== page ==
CITY HALL — Three projects in the booming West Loop — including a condo development that sparked a heated debate and prompted Ald. Walter Burnett Jr. (27th) to storm out of a meeting this spring — received key approval from a City Council committee Tuesday.
The city’s Committee on Zoning Tuesday unanimously approved controversial plans for a 79-foot-tall, 25-unit luxury condo building at 123 S. Peoria St. near Mary Bartelme Park. The proposed development has faced opposition from some West Loop neighbors.
The committee also approved plans for a nine-story retail and office building at 1230 W. Washington Blvd. Developers plan to keep the site’s current three-story building, which houses a storage facility at the corner of North Willard Court and Washington Boulevard, and build a glass office building alongside and behind it.
A five-story retail and office building planned for 1108 W. Fulton Ave. was also approved by the committee.
The projects now head to the full City Council for consideration July 24.
Affordable housing trade-off
Despite concerns from residents, Burnett said Zev Salomon of ZSD Corp, the developer behind 123 S. Peoria St., went out of his way to work more affordable housing into the project by setting aside two more units for low- and moderate-income residents than required by city ordinance, accounting for a total of seven units, provided the developer could build the affordable housing units off-site and not as part of the development itself.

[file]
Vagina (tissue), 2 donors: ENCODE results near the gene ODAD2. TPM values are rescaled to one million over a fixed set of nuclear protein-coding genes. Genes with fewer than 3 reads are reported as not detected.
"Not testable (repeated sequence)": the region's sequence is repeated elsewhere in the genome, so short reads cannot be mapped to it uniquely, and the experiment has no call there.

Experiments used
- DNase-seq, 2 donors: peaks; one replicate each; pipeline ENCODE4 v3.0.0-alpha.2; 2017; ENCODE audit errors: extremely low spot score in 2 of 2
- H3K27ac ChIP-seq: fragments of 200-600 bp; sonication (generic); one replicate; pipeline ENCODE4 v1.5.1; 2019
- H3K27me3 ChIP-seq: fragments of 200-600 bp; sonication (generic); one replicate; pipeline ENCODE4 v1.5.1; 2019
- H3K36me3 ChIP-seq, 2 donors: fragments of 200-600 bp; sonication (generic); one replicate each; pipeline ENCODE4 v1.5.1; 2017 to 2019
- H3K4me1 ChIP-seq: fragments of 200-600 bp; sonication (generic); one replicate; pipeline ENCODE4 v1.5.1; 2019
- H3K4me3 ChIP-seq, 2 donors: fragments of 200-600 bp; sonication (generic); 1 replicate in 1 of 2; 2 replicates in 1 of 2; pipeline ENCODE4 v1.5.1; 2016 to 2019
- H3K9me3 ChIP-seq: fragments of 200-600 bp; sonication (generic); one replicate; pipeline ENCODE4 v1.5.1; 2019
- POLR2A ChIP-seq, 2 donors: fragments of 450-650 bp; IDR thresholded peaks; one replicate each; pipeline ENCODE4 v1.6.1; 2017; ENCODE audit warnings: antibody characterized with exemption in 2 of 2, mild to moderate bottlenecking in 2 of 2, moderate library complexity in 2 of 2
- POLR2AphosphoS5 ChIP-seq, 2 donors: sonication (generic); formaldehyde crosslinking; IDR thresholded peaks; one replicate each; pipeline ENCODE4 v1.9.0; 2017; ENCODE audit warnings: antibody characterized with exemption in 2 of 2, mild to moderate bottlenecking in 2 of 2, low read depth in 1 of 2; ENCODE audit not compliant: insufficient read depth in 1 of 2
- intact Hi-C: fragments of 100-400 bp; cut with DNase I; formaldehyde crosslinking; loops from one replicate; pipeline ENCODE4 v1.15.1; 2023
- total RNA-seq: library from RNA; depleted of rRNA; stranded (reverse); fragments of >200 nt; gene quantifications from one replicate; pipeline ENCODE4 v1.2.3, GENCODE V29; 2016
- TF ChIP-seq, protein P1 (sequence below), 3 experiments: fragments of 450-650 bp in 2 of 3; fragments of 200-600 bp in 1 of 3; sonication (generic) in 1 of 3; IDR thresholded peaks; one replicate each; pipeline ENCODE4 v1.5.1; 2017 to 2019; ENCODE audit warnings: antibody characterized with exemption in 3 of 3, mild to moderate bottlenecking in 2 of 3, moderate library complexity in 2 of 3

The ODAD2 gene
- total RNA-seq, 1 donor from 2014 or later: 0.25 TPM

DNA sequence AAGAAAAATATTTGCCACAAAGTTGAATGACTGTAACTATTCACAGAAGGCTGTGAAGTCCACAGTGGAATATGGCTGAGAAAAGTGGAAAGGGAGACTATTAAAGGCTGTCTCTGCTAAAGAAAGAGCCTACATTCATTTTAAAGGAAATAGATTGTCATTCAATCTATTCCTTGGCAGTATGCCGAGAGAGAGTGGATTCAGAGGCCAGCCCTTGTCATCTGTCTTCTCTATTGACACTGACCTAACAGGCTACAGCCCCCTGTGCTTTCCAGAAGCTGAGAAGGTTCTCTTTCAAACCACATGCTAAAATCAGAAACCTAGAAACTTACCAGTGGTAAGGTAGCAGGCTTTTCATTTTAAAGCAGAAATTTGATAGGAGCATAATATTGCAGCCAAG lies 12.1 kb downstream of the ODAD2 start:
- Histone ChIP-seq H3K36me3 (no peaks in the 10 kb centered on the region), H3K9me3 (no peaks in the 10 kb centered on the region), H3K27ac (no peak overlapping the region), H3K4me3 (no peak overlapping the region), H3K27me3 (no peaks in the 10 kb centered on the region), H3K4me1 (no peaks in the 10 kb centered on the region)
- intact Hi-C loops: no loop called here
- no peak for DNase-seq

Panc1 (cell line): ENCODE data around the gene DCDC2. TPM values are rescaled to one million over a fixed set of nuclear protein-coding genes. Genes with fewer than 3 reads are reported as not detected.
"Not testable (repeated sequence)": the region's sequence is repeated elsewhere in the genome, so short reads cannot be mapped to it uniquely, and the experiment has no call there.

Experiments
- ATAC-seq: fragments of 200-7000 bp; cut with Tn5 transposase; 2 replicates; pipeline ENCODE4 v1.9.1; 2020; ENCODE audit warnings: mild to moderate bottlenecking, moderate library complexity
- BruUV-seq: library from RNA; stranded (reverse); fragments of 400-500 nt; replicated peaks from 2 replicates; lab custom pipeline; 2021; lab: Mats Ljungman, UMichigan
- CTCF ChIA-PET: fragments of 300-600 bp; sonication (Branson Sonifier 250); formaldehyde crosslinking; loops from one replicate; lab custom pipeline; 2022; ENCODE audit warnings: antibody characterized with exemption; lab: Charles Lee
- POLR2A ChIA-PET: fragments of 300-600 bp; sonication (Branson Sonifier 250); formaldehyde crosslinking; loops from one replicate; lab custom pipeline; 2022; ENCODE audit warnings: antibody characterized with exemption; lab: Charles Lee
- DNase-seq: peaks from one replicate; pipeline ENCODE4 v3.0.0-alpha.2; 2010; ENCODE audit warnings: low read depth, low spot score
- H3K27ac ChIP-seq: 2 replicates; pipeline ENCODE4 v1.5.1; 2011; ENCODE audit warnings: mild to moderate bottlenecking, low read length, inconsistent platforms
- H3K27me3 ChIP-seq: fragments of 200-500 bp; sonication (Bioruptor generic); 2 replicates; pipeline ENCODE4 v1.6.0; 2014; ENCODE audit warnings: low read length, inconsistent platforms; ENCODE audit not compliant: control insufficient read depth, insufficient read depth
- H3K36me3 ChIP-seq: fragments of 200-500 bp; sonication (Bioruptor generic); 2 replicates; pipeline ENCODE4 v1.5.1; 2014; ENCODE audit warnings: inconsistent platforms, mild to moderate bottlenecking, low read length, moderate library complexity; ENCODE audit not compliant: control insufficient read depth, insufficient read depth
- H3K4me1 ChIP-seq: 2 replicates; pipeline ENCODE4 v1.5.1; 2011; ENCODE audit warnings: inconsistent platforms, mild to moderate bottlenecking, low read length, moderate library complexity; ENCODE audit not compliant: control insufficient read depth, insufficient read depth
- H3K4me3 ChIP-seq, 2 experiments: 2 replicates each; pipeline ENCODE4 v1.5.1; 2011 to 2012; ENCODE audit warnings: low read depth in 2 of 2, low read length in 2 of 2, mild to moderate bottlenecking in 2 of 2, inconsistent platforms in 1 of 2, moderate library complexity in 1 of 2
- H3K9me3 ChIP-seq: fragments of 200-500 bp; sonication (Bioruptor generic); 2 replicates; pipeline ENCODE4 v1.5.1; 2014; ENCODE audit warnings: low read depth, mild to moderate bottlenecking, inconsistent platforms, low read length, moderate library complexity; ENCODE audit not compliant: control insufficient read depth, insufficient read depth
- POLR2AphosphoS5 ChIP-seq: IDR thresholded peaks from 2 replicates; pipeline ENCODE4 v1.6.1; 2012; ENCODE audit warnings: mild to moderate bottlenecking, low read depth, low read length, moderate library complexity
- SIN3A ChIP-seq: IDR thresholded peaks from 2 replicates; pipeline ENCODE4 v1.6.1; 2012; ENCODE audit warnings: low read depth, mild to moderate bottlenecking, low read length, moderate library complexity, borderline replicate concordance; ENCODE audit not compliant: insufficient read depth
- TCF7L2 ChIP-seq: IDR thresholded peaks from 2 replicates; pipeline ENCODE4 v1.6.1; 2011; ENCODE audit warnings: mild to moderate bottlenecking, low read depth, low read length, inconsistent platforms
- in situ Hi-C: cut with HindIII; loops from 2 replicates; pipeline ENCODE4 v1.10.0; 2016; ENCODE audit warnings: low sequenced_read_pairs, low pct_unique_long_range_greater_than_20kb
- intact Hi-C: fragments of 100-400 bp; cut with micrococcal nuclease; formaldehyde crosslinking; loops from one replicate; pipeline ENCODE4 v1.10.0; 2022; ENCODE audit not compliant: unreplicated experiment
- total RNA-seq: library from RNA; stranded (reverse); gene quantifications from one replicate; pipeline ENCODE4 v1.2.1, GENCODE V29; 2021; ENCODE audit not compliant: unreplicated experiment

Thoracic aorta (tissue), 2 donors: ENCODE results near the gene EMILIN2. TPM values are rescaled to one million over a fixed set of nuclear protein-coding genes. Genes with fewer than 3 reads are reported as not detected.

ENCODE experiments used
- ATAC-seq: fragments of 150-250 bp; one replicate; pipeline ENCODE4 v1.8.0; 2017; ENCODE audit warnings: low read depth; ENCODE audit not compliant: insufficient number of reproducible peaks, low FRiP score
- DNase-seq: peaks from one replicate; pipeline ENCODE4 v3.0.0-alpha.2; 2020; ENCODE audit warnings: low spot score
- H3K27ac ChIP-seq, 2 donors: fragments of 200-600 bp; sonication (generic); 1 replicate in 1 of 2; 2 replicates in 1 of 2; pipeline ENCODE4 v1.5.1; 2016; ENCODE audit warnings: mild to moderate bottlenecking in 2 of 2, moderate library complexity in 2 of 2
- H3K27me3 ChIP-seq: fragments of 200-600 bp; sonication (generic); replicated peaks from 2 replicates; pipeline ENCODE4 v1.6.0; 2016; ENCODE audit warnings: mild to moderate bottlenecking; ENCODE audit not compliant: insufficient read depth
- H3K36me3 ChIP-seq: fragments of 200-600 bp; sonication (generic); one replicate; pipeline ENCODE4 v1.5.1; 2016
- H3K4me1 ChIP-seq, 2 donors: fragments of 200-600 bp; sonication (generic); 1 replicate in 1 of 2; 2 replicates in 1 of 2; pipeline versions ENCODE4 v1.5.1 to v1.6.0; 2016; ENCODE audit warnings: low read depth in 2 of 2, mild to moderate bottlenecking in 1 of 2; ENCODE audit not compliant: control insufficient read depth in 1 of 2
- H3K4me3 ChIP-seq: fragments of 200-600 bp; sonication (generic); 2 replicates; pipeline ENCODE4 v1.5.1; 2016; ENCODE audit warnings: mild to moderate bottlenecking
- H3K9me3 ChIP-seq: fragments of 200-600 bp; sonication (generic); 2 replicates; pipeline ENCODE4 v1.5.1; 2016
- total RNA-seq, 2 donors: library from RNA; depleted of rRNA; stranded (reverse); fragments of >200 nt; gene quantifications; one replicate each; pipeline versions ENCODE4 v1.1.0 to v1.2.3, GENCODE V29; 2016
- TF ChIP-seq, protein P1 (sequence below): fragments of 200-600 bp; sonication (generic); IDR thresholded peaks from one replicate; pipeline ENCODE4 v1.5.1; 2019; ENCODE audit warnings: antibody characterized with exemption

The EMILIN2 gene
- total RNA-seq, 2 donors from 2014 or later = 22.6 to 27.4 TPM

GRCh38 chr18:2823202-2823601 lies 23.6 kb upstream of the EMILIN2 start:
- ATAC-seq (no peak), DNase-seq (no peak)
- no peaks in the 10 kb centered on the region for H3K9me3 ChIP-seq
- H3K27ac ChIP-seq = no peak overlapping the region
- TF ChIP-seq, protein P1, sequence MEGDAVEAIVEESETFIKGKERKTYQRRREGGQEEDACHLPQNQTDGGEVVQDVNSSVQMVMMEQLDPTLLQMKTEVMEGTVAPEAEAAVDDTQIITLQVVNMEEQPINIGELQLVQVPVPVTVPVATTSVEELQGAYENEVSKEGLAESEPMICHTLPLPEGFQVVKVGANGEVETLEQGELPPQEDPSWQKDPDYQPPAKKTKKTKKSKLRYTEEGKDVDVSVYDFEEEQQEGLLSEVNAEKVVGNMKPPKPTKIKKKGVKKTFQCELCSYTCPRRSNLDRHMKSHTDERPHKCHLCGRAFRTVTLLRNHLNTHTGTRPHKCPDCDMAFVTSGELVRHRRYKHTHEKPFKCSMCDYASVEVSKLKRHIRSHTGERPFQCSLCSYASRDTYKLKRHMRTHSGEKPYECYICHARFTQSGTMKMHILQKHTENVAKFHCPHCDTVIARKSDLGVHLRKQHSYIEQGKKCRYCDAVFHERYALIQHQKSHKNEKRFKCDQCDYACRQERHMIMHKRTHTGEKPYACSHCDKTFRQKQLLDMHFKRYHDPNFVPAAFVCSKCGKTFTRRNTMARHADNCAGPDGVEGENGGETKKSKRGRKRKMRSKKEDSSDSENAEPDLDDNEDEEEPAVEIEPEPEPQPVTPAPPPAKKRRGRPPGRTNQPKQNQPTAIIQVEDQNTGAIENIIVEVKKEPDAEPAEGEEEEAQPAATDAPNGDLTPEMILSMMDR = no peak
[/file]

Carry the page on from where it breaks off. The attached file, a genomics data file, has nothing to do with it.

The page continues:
Although Burnett said he was willing to accept that trade-off, Ald. Anthony Beale (9th) objected, saying the affordable units should be included as part of the development.
Salomon and architecture firm Sullivan Goulette & Wilson first pitched the brick-and-steel building to residents at a community meeting in April. At the time, some residents said they were concerned that the development would compromise their safety, privacy and deprive surrounding condo buildings of a “light source.”
But Burnett said many of the concerns expressed by residents were because their views would be blocked by the new development.
“I know how all of you … feel. I’ve gotten all of your emails. I know what your concerns are. I hear you. I think it’s very selfish to be quite honest with you,” Burnett told one resident in April.
It would be “unfair” to block the proposed development, he said. The neighbors complaining are quick to forget that the building some of them now live in — at 111. S. Peoria St. — saw significant opposition from neighbors before it was developed, Burnett said.
“I’m treating you like I treated the building next to you. The building next to you was against your building for all the reasons you’re against [this] building,” he said before storming out after a resident asked about if he received campaign contributions from the developer. Firms associated with the project have donated to Burnett’s campaign in the past.
Resident Jeremiah Bickham, who lives in the building next to the proposed condo building, said neighbors’ concerns have “nothing to do with views.” At the time, some neighbors urged the developer to build a smaller retail building on the site instead of a condo building.
“This is about a light source … people always conflate the two and that’s nonsense,” Bickham said.
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